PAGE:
Well, now we know. Of the 31 people in the mine when it exploded, 2 lived and 29 didn't. The press will now go through the obligatory and inevitable post-mortem in which they finally deign to notice problems they just didn't have time to bother with as long as, you know, only a few people died because of them. They're only interested when a lot of people die. That's sexy, I guess, and one or two is just, like, boooooring. As for shameless flouting of health and safety laws? Yawn.
This week's blast comes after a year in which the Upper Big Branch mine had repeated problems with methane buildups. Since April 2009, federal regulators have cited the mine eight times for "substantial" violations relating to the mine's methane control plans, according to the records.
In two instances, the regulators found the mine operator was calibrating methane monitors every three months even though it is supposed to be done every 31 days. The delays in attending to the monitors meant they could not properly detect the gas, a risk inspectors said could lead to severe injuries or prove fatal.
On April 30, 2009, federal regulators found that the mine had failed to follow methane-related safety precautions. Regulators stopped work in a section of the mine until the ventilation was corrected.
The NYT, for instance, just got around to doing a little investigative work and discovered - surprise! - that Massey Energy, them what owns the mine, has been much more concerned about fighting all the fines they've been wracking up than they were about making sure the pisspoor safety conditions actually got, you know, fixed.
After [the] explosion...evidence quickly surfaced that the mine had been cited for hundreds of violations over the last year, including many serious ones.
Federal mining officials said Friday that they believed the mine's safety record was poor enough to declare that it had a "pattern of violations," which would have allowed them to step up oversight and to shut the mine down every time a significant violation was found.
But their hands were tied, they said, because Upper Big Branch, like many mines, had contested many of its violations - a tactic that helps mine owners fend off fines and delay added scrutiny.
The total fines the Massey Energy Company...paid for infractions there in the last year, just $168,393 in all, is just the latest example of what former regulators, inspectors and miners say is an agency that lacks muscle - a testament to the industry's political clout....
I should say. What's a life or two - or 29, for that matter - compared to the importance of the kind of political clout that can protect you from having to prevent them or feeling the financial pain of any consequences when you don't? Obviously, our politicians think so. They have been cheerfully weakening health and safety laws and deballing watchdog agencies for 30 years whenever the industry (and its money) told them to.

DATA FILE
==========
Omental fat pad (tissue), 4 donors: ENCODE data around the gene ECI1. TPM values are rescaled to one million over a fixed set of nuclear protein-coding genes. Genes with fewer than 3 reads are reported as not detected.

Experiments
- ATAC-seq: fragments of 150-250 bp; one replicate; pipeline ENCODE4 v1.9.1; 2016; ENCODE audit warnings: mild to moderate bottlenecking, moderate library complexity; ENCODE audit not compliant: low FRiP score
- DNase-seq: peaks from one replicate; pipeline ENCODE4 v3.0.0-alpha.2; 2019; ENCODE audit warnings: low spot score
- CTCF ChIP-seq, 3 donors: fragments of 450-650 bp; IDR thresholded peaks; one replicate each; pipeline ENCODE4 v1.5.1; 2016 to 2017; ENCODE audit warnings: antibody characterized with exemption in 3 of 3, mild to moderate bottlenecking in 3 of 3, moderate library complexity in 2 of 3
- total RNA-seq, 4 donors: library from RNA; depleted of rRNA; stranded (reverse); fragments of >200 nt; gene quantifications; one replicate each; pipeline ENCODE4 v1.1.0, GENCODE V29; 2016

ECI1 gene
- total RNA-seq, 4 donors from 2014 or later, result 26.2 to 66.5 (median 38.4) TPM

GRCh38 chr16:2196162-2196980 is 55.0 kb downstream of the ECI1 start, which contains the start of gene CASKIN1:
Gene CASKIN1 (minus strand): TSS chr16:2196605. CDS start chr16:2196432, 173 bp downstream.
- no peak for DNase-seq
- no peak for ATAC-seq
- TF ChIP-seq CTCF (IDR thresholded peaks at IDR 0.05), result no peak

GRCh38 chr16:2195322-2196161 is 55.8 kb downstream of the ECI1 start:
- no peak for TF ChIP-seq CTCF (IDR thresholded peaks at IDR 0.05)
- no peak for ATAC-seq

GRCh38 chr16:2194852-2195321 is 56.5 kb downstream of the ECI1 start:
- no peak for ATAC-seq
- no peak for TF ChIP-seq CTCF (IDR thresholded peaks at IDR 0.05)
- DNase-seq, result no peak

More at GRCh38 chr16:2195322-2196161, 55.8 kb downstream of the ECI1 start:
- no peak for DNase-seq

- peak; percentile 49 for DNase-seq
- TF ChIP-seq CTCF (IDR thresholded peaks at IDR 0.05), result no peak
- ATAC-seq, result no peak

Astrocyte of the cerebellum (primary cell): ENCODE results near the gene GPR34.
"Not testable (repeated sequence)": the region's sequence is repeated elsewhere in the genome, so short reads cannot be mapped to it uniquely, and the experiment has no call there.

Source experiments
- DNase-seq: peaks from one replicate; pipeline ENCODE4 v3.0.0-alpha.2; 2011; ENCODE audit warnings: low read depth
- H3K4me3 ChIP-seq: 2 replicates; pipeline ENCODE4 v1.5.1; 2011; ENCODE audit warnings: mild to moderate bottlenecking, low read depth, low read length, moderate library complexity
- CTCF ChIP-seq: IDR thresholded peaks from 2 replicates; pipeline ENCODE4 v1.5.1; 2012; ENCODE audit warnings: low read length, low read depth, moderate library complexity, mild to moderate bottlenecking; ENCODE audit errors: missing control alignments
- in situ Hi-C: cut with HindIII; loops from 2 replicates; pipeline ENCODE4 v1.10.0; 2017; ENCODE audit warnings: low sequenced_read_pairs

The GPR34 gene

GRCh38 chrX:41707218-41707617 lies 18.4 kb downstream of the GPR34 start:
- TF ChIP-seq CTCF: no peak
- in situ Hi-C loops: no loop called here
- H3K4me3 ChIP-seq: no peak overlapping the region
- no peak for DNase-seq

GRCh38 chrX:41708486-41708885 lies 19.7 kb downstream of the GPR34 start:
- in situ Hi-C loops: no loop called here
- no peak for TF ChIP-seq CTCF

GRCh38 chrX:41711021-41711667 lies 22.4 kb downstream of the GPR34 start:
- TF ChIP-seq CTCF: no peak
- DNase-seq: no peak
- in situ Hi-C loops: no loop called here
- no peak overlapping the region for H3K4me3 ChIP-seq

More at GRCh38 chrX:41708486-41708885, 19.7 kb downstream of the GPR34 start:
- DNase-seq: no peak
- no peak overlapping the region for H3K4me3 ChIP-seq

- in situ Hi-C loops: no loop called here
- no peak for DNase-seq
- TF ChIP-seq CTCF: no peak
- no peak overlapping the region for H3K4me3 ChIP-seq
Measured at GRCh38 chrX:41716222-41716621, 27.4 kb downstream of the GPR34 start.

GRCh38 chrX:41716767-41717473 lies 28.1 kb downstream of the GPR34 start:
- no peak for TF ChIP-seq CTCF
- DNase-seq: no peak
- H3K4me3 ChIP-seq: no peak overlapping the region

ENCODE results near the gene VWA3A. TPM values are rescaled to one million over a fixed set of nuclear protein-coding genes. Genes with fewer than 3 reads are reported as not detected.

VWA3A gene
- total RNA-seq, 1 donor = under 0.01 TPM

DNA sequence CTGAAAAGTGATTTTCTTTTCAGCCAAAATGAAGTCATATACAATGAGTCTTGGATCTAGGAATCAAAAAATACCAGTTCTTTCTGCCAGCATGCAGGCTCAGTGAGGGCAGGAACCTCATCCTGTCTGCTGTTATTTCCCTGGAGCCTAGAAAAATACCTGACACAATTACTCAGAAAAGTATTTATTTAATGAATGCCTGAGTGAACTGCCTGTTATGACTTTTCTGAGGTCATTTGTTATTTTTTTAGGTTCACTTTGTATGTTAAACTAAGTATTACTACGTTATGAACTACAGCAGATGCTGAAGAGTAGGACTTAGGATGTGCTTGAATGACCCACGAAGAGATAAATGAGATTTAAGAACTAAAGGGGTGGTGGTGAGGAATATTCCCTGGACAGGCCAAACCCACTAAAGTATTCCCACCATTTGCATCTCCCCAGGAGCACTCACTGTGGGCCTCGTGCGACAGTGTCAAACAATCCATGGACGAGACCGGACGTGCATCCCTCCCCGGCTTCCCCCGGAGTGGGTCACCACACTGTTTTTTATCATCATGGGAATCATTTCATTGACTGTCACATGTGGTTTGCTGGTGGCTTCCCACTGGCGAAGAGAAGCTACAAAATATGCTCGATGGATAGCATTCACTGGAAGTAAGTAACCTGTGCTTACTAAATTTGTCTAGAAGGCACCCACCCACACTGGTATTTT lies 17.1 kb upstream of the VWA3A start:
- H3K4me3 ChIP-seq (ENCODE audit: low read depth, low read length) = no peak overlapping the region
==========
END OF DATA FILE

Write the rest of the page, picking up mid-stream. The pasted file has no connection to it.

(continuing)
The Mine Safety and Health Administration...remains fundamentally weak in several areas, and does not always use the powers it has.
The agency can seek to close mines that it deems unsafe and to close repeat offenders, but it rarely does so. The fines it levies are relatively small, and many go uncollected for years. It lacks subpoena power, a basic investigatory tool. Its investigators are not technically law enforcement officers, like those at other agencies, including the Food and Drug Administration and the Environmental Protection Agency .
And its criminal sanctions are weak, the result of compromises over the 1977 Mine Act that created the agency. Falsifying records is a felony, for example, while deliberate violations of safety standards that may lead to deaths are misdemeanors.
Perhaps in the wake of these deaths the Democrats will make some attempt to close a few of those loopholes but the Blue Dogs will most likely object and side with the GOP like they always do and nothing will happen. Or if it does, the mineowners will simply go on as they have for a hundred years, ignoring safety rules, ignoring regulations, side-stepping or breaking laws because doing what they're supposed to do might jeopardize their precious profits, and the Democrats will go on as they have been doing ever since they became Republicans in everything but name and protect the mineowners who pay into their campaigns from any chance that they might suffer some substantial penalty arising from their illegal activities.
"Every place I've ever worked, safety has been a distant second to production," said Billy Brannon, 30, from Harlan, Ky., who has been a miner for nine years. "If you take 30 minutes out of the day doing it right, that takes a lot out of the tonnage of the mine."
What's few unimportant lives compared to that? Nothing, apparently. Miners keep on dying, the owners keep on ducking responsibility, the pols keep on protecting them and making sure they don't have to actually change anything they're doing that's killing miners, and then more miners die.
And so it goes.